A fine, rare design, well executed and drawn with wonderful clarity of botanical details on a soft, saffron ground. An overall horizontal linearity pervades the blossom in the use of tiny rectilinear lines and of course of right facing ‘tulip’ blossom. Securing and supporting the bouquet we find below a ‘winged’ leaf facing left and a small leafy raceme facing right, adding a nice free-spacing touch to a lovely almost fully developed boteh. Framing the three tiered pallu of staggered boteh as the typical 18th century hashias with their three floral bud repeats. Size: 23 x 10 inches.
About 115 shawls, Kashmiri and European, will go up for sale in Paris, the large majority of which are the ‘garden variety’ types. That is to say they are the most frequent types, encountered at flea markets and antique shops. Some body spent a ton of money to produce a glossy catalogue for common Victorian shawls most of which will struggle if not fail to reach even their low estimates. Nevertheless, a few do stand out such as the two 1830 moon shawls one of which appears to possess an attractive green ground color. Whether the photo had been Photoshopped is another question. Five other moon shawls are in the sale as well as a rare prayer niche kani shawl, lot 88, (3.3 x 4.5 feet; est. 5-10,000 euros) which I had published way back in 1986 ( see reprint 2003, p312, CP181). A nicely drawn vase sitting on a chevron edged dish, supports a huge spray of multitudinous flower blossoms. Three large ‘ferris wheels’ of flower buds form the bottom and one at the pinnacle bespeak of a radial style that became most popular during the second half of the 18th century. A late 18th century date would not be out of line for this piece. Its outer red border, quite mosaic in character, might hint an early 19th century date but one could conceivably understand that this might have been a later addition. Certainly the narrow silk ground hashes have a good age and my guess is that most of the shawl weaving, except for the outer border, was done all on the same loom and in one piece. Naturally without seeing it in person and inspecting the reverse it’s impossible to state with certainty that a seam doesn’t exist some place.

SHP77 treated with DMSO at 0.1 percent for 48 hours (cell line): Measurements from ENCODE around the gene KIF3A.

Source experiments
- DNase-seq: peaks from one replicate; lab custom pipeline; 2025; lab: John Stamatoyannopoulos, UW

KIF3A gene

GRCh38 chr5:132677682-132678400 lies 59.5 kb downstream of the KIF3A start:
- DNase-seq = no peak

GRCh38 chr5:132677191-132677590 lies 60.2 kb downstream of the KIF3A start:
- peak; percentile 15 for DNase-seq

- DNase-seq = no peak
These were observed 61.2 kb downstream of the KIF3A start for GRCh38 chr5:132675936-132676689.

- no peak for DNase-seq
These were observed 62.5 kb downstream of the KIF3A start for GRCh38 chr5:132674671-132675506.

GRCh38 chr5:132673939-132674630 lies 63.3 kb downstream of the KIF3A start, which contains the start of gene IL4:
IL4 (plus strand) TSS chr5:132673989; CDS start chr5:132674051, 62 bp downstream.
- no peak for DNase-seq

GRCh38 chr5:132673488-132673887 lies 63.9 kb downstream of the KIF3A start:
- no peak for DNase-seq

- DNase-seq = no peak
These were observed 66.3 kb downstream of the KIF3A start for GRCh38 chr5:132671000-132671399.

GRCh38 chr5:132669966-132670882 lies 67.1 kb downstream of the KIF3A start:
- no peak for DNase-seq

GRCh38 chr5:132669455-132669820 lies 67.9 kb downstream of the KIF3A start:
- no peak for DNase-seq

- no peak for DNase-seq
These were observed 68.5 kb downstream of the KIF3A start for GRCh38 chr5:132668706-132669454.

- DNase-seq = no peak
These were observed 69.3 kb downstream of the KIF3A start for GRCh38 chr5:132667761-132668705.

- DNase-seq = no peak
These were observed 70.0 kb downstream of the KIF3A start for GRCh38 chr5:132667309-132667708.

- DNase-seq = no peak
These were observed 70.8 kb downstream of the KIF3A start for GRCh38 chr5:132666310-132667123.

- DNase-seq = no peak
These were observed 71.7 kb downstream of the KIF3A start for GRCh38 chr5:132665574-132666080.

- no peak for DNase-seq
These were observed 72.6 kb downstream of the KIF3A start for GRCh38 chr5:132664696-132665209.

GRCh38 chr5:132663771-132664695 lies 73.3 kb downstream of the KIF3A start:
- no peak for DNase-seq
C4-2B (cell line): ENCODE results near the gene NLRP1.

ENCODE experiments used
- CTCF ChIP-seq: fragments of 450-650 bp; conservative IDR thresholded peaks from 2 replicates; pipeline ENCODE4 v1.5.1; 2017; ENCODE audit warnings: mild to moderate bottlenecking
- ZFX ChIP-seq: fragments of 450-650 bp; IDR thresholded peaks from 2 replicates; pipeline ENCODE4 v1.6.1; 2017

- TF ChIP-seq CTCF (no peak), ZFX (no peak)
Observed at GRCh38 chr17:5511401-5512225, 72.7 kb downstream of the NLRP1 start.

The big problem with these overall reddish prayer mats is that they lack aesthetic appeal, especially ones whose flowers are for the most part geometricized or one could almost say pixelated. However at this low estimate there will be many bids and should provide a much needed boost of adrenaline for the rest of the sale. Three other lots are worth mentioning which will surely bring big money compared to the puny shawls being offered. Mughal patch or waistband end with six imperial style poppy blossom on gold silk ground, lot 126. the Armenian needlepoint from Karabakh whose size was given as 12 x 3.3 feet -obviously a typo for the length, which in my estimate should be approx. 5 feet- has been estimated at between 40 and 60,000 euros. And finally a small but significant 16/17th century Safavid fragment with full length princely figures and their attendants in a garden of flowers, with an estimate 8-10,000 euros.
The bottom line reads as follows:
Farmāyish-i nau tarh-i mumtāz a’lā a’lā bas a’lā
“Newly commissioned, superb pattern of the finest, finest, very finest.”
Given that it’s from Kashmir and the Persian may not be quite so fine as the pattern, it could also mean “commission of a new pattern (followed by all the superlatives).”
The top line makes no sense to me, but it might to you:
600 va-909 barakat (?) 991
I have no idea what the “600 and 909” is. The word I’ve read as barakat has no dots, so it’s difficult to know what it is supposed to be. The shape looks like barakat ‘blessing,’ but that doesn’t make any sense with the “991” on top. This is the way they often write dates, but I can’t think of any dating word (years or months in any known system) with that shape. If this shawl could be around 80 years old, then 991 could stand for the year 1991 of the Vikramaditya Era (we are in 2072 now)—just a guess even though it would be very strange for a Vikramaditya year to appear in Persian. It can’t be a Hegira year since we are in the 1400s now. “Barakat” could be somebody’s name.
Off at the end (left end) of the top line is something that looks like a Hindi “2.” It isn’t anything in Persian.